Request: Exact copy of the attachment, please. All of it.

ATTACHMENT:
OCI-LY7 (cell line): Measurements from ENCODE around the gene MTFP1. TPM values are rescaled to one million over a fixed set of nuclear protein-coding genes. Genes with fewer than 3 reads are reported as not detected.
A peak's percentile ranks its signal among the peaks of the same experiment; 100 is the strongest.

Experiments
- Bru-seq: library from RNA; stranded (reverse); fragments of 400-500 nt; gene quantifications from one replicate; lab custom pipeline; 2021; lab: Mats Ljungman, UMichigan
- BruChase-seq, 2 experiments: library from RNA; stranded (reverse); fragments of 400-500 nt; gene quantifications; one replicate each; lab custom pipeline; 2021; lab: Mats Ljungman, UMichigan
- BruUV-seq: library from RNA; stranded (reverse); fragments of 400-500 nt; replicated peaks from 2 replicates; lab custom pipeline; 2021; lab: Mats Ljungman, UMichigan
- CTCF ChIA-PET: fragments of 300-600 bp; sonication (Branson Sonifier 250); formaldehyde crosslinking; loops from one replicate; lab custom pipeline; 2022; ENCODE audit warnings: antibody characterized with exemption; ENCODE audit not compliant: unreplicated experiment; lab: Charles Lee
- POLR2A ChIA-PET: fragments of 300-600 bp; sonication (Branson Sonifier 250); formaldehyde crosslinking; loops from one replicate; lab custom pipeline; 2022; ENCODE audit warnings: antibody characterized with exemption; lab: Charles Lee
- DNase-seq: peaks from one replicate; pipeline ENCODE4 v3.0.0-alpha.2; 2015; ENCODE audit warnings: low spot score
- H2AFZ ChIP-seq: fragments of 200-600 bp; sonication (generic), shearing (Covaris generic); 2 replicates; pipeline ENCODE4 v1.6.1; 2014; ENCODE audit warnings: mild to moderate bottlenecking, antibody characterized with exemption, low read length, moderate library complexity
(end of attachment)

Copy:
OCI-LY7 (cell line): Measurements from ENCODE around the gene MTFP1. TPM values are rescaled to one million over a fixed set of nuclear protein-coding genes. Genes with fewer than 3 reads are reported as not detected.
A peak's percentile ranks its signal among the peaks of the same experiment; 100 is the strongest.

Experiments
- Bru-seq: library from RNA; stranded (reverse); fragments of 400-500 nt; gene quantifications from one replicate; lab custom pipeline; 2021; lab: Mats Ljungman, UMichigan
- BruChase-seq, 2 experiments: library from RNA; stranded (reverse); fragments of 400-500 nt; gene quantifications; one replicate each; lab custom pipeline; 2021; lab: Mats Ljungman, UMichigan
- BruUV-seq: library from RNA; stranded (reverse); fragments of 400-500 nt; replicated peaks from 2 replicates; lab custom pipeline; 2021; lab: Mats Ljungman, UMichigan
- CTCF ChIA-PET: fragments of 300-600 bp; sonication (Branson Sonifier 250); formaldehyde crosslinking; loops from one replicate; lab custom pipeline; 2022; ENCODE audit warnings: antibody characterized with exemption; ENCODE audit not compliant: unreplicated experiment; lab: Charles Lee
- POLR2A ChIA-PET: fragments of 300-600 bp; sonication (Branson Sonifier 250); formaldehyde crosslinking; loops from one replicate; lab custom pipeline; 2022; ENCODE audit warnings: antibody characterized with exemption; lab: Charles Lee
- DNase-seq: peaks from one replicate; pipeline ENCODE4 v3.0.0-alpha.2; 2015; ENCODE audit warnings: low spot score
- H2AFZ ChIP-seq: fragments of 200-600 bp; sonication (generic), shearing (Covaris generic); 2 replicates; pipeline ENCODE4 v1.6.1; 2014; ENCODE audit warnings: mild to moderate bottlenecking, antibody characterized with exemption, low read length, moderate library complexity